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Poem: Penelope at Her Loom

The fine linen thread runs through your fingers
as you wind it round your shuttle
slow as you dare.

Wife of a clever man,
you are that man's clever wife
as you play them one off another.

You have few allies left -
most call you obstinate,
holding on to a dream.

The thread though,
spun fine and strong by your own hands
It is your ally.

Do you think of him,
with his curly hair and broad shoulders
and how he felt against your body,

As you stand at the loom by daylight,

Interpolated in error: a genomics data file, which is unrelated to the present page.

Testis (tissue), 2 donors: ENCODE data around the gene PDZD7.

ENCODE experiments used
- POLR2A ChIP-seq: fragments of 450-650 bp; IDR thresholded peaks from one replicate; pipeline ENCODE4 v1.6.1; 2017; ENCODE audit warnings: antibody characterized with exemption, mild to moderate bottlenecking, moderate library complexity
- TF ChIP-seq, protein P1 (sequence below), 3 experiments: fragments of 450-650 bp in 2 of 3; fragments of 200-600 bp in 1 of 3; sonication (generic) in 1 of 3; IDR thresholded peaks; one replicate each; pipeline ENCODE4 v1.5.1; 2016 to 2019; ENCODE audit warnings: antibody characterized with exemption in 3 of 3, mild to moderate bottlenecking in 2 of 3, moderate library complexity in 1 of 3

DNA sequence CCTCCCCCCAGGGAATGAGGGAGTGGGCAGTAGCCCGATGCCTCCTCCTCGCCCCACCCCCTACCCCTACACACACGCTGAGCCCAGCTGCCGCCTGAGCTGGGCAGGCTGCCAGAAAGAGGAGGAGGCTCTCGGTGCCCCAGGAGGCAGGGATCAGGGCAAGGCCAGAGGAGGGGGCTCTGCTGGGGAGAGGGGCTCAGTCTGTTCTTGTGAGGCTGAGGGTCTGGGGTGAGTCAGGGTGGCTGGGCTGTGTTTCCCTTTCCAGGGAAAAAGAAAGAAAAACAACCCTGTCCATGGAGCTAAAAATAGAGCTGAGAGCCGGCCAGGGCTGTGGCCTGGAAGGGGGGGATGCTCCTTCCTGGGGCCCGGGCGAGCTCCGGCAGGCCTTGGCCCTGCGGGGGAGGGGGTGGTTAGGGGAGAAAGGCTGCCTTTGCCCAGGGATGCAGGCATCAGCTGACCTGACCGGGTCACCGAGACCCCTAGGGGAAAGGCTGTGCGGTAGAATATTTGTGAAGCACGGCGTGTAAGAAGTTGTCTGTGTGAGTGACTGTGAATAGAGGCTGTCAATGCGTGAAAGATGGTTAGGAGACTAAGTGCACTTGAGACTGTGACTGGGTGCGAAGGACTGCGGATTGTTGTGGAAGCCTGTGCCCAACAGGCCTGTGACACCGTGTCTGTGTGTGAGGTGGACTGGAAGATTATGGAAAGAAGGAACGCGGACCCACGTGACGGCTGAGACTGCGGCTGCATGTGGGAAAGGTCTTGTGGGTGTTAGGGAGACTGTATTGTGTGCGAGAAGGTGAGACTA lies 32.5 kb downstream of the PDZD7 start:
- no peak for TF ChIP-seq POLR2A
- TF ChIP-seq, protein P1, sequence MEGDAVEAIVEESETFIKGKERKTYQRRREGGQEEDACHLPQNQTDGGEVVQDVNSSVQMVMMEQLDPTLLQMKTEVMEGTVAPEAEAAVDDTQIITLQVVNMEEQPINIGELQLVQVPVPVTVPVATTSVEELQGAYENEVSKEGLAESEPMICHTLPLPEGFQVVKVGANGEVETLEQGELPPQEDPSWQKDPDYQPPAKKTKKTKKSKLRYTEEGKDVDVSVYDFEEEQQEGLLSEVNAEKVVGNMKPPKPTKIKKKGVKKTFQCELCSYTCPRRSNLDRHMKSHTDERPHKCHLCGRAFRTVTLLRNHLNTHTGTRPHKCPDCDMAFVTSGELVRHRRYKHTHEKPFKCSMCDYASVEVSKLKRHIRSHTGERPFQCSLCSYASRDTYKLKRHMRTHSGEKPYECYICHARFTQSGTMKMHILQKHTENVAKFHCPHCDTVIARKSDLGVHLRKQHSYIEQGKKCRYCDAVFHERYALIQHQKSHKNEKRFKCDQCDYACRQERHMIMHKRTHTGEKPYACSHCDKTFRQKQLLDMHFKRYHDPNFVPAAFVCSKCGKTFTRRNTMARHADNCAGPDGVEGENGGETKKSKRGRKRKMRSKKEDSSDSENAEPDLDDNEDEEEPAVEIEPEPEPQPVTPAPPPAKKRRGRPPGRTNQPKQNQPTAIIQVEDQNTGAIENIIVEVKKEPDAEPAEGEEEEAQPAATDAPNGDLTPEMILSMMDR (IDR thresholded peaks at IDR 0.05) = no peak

passing the shuttle through the warp
weaving a shroud.

Do you think of him,
of how his lips felt against your skin
how he tasted of sweat and wine and love,

As you stand at the loom by lamplight
untangling the thread as much as you dare
buying him time.

Wife of a clever man,
you are that man's clever wife.
The time you buy him will be just enough.

----
(in case you forgot, Penelope is the wife of Odysseus.  While Odysseus was languishing on Calypso's island, his wife Penelope was being pressured into declaring him dead and marrying another, and a crowd of young suitors, eager to wed what they think is a rich widow, crowds her house daily.  One day, she declares that she will choose after she has woven the shroud for Odysseus' father. Each day, she works on it, each night she unravels part of it. Eventually found out, she has to finish the weaving, but shortly thereafter, Odysseus returns to take care of those people despoiling his house.)

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